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Pianist James Carson on Creating a New Form of Music

The pianist and filmmaker launched his project "Cabin Music," in which he aims to blend the lines between composition and improvisation


James Carson's soon-to-be-released debut album The Story of Birds includes eleven tracks that were recorded consecutively, with no edits or alterations. The album grew out of Carson's months of isolation and practice in a remote strawbale cabin that he built in the Canadian wilderness.

The new release is part of a larger project that Carson calls Cabin Musicin which he aims "to transform the way in which music is created by placing it in a space between composition and improvisation, and uniting musician and audience as one."


Audiences can discover this new sound in a new music video below:


James Carson gave The Violin Channel an in-depth look into his creative process and how he found his unique musical voice:



Pianist James Carson on Creating a New Form of Music

When I began the project of remaking the piano, nearly twenty years ago, I had no idea where it would lead. I was pursuing a more traditional path as a composer and improviser at the New England Conservatory, with only a distant sound in my head and a faint vision of what might be possible if I could remove myself fully from the process of creating music. I did not know if it would be possible, but I knew my body and mind could not execute it without change. A plan emerged: to walk away from music, to travel and farm around the world, then build a cabin and practice in it. After that it was not clear what would happen.

I did not know where I would go other than that I wanted to arrive in Asia, slowly. I contemplated my backpack. Could it be smaller? Then I bought a plane ticket to Malaga, Spain for $73. I baked bread in Auvergne, France, and pruned grape vines in Florence, dug ditches with Roma in Transylvania, and delivered baby cows in Northeast Poland. I was arrested (for playing piano no less!) in Rome and swam in the black sea not long after the orange revolution. And I experienced things in Siberia and Hiroshima that changed me permanently. The journey is in my bones: with me always, guiding and informing all that I've done since.

When I made it home, I set out to build the cabin I had originally envisioned at the New England Conservatory. So many things fell into place quickly that it gave the impression that it had always been planned. Still, the work of building was difficult manual labor – I was only working with volunteers, and roofs do not simply build themselves. Finally, when we moved the piano to the cabin and played the first notes, the sound was unlike anything I'd ever encountered. The irregular clay walls and rough-cut lumber in the ceiling let the sound hang right in front of you, with no reverberation, yet somehow it still breathes. If I could sum it up in a word, it would be clarity.

The original idea, of playing the whole piano at once, came to life suddenly, in a flash. My hands, playing ahead of my thinking, ahead of my ears, even, moved “accidentally” across the keys. Nothing was pre-heard, pre-planned, or controlled. At first it was a shock that it could be happening at all, that it could be kept going without collapse. Our bodies are forever in involuntary motion – blinking, readjusting, breathing, glancing, elongating, contracting, shifting, rebalancing – and there is rarely any conscious attention paid to the body being a body as it carries itself forward in the world. To my surprise, wonder, and joy, those processes had fully taken over the piano. The spirits had entered. I only understood it when listening, over and over, to the little recordings I’d made. I would often weep, listening to them, as nothing conscious had occurred while playing, so the recordings meant hearing the music for the first time.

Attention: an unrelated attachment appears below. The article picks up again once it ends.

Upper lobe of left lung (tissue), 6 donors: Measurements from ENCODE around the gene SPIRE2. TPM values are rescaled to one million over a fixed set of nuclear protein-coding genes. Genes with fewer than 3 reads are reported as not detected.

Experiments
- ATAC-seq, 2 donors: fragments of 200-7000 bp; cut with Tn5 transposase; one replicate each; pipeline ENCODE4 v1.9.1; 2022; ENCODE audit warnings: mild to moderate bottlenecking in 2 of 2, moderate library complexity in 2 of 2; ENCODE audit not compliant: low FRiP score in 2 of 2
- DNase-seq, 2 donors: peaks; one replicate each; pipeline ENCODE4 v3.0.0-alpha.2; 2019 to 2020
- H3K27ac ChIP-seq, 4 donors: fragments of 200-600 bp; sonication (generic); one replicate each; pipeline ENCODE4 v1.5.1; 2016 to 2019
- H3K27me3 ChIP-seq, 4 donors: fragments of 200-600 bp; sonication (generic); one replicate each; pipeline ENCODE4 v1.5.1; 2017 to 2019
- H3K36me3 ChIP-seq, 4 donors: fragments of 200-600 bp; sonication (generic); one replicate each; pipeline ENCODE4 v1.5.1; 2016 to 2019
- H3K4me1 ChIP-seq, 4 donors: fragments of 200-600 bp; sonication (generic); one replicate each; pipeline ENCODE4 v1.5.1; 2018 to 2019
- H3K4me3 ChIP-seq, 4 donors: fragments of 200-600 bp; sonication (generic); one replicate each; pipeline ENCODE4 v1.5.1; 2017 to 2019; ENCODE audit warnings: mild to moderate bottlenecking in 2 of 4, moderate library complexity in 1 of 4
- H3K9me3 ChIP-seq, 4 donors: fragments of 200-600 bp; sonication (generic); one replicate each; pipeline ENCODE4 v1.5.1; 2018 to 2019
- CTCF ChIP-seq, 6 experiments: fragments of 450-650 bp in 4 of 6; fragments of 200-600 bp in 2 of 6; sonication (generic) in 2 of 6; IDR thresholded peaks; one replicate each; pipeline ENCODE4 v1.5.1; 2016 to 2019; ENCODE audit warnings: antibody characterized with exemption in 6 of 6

The next challenge was to figure out how to share the cabin with the world. I moved back to the Northeast United States, to New York. Three ideas presented themselves immediately: concerts in equally immersive environments, an album, and a feature film. For a decade, my efforts were channeled into producing and directing Cabin Music, the feature documentary film, which would consolidate and condense the global roots of the project into a single piece, initiating the viewer not only into the cabin but also the places and encounters from which it originates. Creating the film was like building the cabin all over again: we filmed in the cabin and New York in all the seasons and in Spain, France, Moscow, Siberia, and Japan.

And now, with the film complete, all three ideas are coming to life in rapid succession in Manhattan. On October 27, I'm performing through Death of Classical in the Crypt of the Church of the Intercession – an extraordinary space that shapes and melds audience, piano, and music into a single, fused, communion. On October 28, my debut album The Story of Birds will be released on Bright Shiny Things. Its eleven tracks—recorded consecutively, with no edits or alterations—carry a pure channeling of the myriad spiritual traditions and natural forces that have met and merged in the cabin. And, on November 13, Cabin Music will have its world premiere at the Cinépolis in Chelsea, at DOC NYC in a co-presentation with the Canadian Consulate in New York.

The music video I’m sharing with you today features the serene, focused, and timeless dancer Chelsea Hecht. It contains much of what I’ve learned about the craft of filmmaking, the spirits of the cabin, and the light of New York. I hope it is an enjoyable and enriching introduction to my life’s work. But much as I found myself twenty years ago, it’s not clear to me what’s going to come next.


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